Assembly Budget Committee Democrats released the following statements Wednesday as the panel wrapped up its third and final scheduled public hearing on Gov. Chris Christie’s proposed state budget:
Assembly Budget Chairman Lou Greenwald (D-Camden):
“Last year the governor gave New Jersey its highest property tax increase in four years, and after these hearings it’s more clear now than ever that the governor’s budget plan puts even more of a burden on New Jersey’s middle-class and poor residents.Time and again during these hearings we heard about how this plan will result in higher property taxes, do little to cure our over-reliance on property taxes and strip away vital health care from those who need it most. Budgets reflect our priorities, and sadly, the governor’s budget again does not reflect the priorities of hard-working New Jersey families paying Christie property tax hikes.
Assembly Budget Vice Chairman Gary Schaer (D-Passaic/Bergen/Essex):
“Everyone understands these are difficult economic times, but that doesn’t mean we should place the burden squarely on our middle-class, poor and those less fortunate, as we saw happen last year with the highest property tax hike since 2007.
“This budget plan does nothing to ease the load carried by our working class families. Education, health care and public safety remain at risk, and property tax relief remains scant. When all is said and done, this budget must ensure that everyone is sharing the burden, unlike last year.
Assemblywoman Joan M. Quigley (D-Hudson/Bergen):
“We heard repeatedly during these hearings how this budget does nothing more than increase the burden facing middle-class and poor New Jersey families struggling to make ends meet under last year’s Christie property tax increase.
“This budget plan is more of the same, which is disappointing. Hopefully the governor, unlike last year, is open in the coming weeks to easing the burden on working class families.”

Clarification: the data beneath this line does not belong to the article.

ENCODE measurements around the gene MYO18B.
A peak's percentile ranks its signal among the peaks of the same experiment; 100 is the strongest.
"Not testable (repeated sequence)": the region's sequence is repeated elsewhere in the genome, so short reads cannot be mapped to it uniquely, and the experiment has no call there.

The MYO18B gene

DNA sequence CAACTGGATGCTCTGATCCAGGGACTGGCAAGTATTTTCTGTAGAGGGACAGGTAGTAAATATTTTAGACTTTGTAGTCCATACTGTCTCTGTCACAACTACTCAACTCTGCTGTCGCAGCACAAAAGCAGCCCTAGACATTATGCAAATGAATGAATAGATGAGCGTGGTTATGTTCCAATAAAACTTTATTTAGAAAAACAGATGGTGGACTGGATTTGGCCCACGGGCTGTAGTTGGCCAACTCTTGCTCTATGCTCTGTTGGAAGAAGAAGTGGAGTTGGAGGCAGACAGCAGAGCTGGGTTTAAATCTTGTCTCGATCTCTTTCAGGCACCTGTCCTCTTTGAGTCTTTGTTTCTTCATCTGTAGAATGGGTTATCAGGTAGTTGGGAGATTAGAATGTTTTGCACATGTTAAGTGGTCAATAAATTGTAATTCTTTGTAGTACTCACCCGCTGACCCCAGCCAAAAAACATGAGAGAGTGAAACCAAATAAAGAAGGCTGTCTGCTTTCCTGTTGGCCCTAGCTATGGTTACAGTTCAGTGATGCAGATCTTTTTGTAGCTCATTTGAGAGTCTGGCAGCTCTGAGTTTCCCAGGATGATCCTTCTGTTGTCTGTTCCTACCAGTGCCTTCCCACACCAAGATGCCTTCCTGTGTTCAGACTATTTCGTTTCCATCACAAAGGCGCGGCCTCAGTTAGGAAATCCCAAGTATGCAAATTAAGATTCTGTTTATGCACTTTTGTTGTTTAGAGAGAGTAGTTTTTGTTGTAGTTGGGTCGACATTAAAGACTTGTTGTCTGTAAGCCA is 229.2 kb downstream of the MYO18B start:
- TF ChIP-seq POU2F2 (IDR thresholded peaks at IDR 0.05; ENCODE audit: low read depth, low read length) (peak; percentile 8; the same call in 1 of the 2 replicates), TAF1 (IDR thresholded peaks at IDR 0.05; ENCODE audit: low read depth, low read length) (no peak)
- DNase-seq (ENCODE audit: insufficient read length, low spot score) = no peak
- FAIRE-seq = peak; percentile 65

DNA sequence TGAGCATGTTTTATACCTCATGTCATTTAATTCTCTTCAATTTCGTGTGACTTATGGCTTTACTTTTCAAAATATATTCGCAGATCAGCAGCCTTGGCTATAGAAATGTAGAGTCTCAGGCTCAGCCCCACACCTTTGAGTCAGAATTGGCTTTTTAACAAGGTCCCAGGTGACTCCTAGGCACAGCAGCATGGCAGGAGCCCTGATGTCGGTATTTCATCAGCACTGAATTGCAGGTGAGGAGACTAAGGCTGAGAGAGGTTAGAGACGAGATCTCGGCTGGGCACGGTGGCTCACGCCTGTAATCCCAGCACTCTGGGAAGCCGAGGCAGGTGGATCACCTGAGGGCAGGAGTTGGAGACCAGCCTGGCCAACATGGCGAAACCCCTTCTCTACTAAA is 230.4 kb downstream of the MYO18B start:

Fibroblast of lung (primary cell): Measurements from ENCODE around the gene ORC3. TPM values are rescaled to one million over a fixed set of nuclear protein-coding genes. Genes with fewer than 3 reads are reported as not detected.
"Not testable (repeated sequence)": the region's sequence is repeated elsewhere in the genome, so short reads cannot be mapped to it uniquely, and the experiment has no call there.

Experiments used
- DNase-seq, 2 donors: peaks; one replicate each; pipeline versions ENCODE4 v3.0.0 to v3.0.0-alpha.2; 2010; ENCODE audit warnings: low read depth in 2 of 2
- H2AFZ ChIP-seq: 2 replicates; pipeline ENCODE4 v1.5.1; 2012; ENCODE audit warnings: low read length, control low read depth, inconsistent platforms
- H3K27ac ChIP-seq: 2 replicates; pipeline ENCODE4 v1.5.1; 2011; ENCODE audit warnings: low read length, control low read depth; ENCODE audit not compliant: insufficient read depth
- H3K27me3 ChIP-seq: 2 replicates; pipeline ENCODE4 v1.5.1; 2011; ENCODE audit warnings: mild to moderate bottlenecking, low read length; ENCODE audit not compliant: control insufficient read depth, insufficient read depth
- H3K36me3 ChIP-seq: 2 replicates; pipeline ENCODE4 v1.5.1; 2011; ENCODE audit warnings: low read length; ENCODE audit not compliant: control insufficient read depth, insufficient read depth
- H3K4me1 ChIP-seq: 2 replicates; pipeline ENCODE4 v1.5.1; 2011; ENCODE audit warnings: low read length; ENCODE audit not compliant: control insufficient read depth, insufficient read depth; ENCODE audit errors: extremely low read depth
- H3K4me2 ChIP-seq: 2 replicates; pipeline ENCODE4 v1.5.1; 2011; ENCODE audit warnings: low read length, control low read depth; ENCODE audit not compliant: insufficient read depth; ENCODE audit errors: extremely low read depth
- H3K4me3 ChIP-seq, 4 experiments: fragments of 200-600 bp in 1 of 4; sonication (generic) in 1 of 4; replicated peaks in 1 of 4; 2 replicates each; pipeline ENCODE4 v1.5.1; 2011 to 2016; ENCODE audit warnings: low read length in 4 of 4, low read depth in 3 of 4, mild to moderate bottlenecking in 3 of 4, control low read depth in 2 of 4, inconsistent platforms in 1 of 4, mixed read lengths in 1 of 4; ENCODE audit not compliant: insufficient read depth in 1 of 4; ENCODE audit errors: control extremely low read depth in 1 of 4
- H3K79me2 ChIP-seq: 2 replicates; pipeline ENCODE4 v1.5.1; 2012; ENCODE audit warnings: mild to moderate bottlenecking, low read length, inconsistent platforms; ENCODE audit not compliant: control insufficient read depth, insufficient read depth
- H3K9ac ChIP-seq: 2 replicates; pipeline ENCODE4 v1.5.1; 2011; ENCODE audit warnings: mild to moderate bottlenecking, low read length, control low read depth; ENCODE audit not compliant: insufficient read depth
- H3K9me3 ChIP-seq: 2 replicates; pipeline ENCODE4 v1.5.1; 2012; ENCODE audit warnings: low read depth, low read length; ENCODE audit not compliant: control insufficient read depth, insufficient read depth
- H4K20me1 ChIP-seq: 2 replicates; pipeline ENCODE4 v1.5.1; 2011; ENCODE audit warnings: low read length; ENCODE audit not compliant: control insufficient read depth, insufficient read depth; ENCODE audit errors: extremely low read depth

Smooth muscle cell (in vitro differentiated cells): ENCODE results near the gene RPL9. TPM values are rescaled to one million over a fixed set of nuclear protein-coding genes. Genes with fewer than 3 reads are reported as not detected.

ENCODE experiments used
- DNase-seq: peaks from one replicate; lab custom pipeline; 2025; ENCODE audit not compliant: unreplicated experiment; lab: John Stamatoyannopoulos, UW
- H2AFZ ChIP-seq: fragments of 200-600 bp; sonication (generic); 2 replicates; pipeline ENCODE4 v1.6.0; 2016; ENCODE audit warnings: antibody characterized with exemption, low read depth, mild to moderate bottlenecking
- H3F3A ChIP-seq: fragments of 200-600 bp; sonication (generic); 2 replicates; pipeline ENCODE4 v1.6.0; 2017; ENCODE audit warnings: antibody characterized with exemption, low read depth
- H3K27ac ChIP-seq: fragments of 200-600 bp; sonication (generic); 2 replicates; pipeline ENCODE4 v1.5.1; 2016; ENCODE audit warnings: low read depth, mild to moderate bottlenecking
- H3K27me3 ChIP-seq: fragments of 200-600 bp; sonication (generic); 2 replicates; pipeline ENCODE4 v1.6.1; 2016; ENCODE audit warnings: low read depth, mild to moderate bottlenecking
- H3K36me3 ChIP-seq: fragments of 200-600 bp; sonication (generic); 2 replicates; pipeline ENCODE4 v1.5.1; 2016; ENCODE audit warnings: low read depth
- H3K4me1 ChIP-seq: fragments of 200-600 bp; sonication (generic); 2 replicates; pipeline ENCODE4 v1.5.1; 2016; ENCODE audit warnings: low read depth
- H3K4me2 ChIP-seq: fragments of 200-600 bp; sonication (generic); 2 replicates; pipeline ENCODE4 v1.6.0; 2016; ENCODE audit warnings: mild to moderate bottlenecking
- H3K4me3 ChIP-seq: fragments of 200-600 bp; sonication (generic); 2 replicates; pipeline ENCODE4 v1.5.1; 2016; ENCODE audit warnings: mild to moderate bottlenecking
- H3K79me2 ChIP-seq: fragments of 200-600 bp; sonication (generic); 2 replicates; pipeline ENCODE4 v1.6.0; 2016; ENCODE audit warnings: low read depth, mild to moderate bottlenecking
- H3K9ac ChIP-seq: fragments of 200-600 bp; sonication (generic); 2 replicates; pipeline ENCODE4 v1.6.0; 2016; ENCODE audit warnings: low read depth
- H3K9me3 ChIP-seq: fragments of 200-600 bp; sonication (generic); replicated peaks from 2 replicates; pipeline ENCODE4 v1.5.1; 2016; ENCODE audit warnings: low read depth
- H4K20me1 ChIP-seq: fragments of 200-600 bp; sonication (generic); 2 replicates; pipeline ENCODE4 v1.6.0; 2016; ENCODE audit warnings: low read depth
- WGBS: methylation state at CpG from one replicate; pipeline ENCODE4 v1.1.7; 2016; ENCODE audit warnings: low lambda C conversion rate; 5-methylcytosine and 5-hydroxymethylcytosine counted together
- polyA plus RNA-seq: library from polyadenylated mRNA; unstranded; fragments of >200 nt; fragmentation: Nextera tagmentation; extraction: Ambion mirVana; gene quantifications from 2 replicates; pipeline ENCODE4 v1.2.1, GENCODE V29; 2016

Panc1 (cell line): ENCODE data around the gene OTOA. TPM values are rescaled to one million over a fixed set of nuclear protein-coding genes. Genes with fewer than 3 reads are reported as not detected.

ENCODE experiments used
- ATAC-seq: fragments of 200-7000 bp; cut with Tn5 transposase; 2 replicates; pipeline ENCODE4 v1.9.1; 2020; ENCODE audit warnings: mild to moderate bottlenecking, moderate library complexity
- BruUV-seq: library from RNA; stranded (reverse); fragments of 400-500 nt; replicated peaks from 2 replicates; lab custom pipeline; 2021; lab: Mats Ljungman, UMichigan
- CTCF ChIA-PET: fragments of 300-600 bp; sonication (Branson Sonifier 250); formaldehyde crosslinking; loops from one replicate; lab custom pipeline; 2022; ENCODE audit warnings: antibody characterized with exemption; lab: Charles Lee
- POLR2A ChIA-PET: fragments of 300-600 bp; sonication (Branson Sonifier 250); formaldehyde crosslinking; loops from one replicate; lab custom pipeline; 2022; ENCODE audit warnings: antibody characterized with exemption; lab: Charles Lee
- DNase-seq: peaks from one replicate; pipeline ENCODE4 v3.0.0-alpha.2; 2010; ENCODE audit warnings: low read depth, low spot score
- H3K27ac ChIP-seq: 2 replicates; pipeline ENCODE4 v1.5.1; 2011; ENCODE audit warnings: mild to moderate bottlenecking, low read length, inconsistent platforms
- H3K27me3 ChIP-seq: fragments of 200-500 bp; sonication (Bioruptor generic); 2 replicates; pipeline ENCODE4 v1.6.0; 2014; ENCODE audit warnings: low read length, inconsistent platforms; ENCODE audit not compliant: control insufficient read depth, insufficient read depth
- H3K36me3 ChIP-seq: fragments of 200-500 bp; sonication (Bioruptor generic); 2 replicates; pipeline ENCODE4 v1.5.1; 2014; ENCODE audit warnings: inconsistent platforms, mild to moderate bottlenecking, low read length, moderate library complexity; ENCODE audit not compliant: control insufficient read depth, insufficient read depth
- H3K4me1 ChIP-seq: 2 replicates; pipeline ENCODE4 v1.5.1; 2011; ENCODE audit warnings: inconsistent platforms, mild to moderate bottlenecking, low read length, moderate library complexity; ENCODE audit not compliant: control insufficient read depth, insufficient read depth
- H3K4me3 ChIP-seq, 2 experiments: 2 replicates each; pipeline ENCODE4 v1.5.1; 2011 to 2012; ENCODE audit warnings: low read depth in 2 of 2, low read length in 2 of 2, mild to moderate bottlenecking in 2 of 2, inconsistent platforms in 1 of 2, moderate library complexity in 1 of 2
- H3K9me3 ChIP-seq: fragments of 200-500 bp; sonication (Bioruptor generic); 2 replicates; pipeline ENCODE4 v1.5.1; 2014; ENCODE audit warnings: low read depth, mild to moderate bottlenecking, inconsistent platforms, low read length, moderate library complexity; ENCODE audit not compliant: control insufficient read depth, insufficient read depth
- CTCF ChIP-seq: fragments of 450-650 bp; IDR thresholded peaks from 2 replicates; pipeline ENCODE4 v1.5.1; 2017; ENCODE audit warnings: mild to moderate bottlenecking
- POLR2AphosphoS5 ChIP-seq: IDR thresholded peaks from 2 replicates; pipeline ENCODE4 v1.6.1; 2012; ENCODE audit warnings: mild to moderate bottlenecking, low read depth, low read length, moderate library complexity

Assemblyman Gordon Johnson (D-Bergen):
“Working class New Jerseyans and senior citizens deserve better than a state budget plan that attacks their values and will simply mean more property tax hike and less access to quality health care.
“Women and children already bore the brunt of the governor’s health care cuts last year. We cannot let it continue. The governor must be open to a budget that actually includes real shared sacrifice for all New Jerseyans, not one that repeats last year’s hefty property tax increase.”
Assemblyman John Burzichelli (D-Gloucester/Salem/Cumberland):
“Hard-working New Jersey families and senior citizens need a state budget based on their priorities of property tax relief and access to quality health care, not a plan that puts the burden on their shoulders. We cannot repeat last year’s property tax hikes.
“I continue to hope the governor will be willing to work with us to ease the blow on our middle-class and poor. We cannot continue to ask working class residents alone to carry the burden in this difficult economic climate.”
Assemblywoman Bonnie Watson Coleman (D-Mercer):
“As we heard repeatedly during these hearings, this budget continues the governor’s attack on women’s health care and working class values. That’s unacceptable, as was last year’s Christie property tax hikes that were the highest since 2007.
“This Christie budget does not represent shared sacrifice, create jobs, provide adequate property tax relief or preserve the health care so vital to working families. It is, quite simply, an assault on our middle-class and poor.”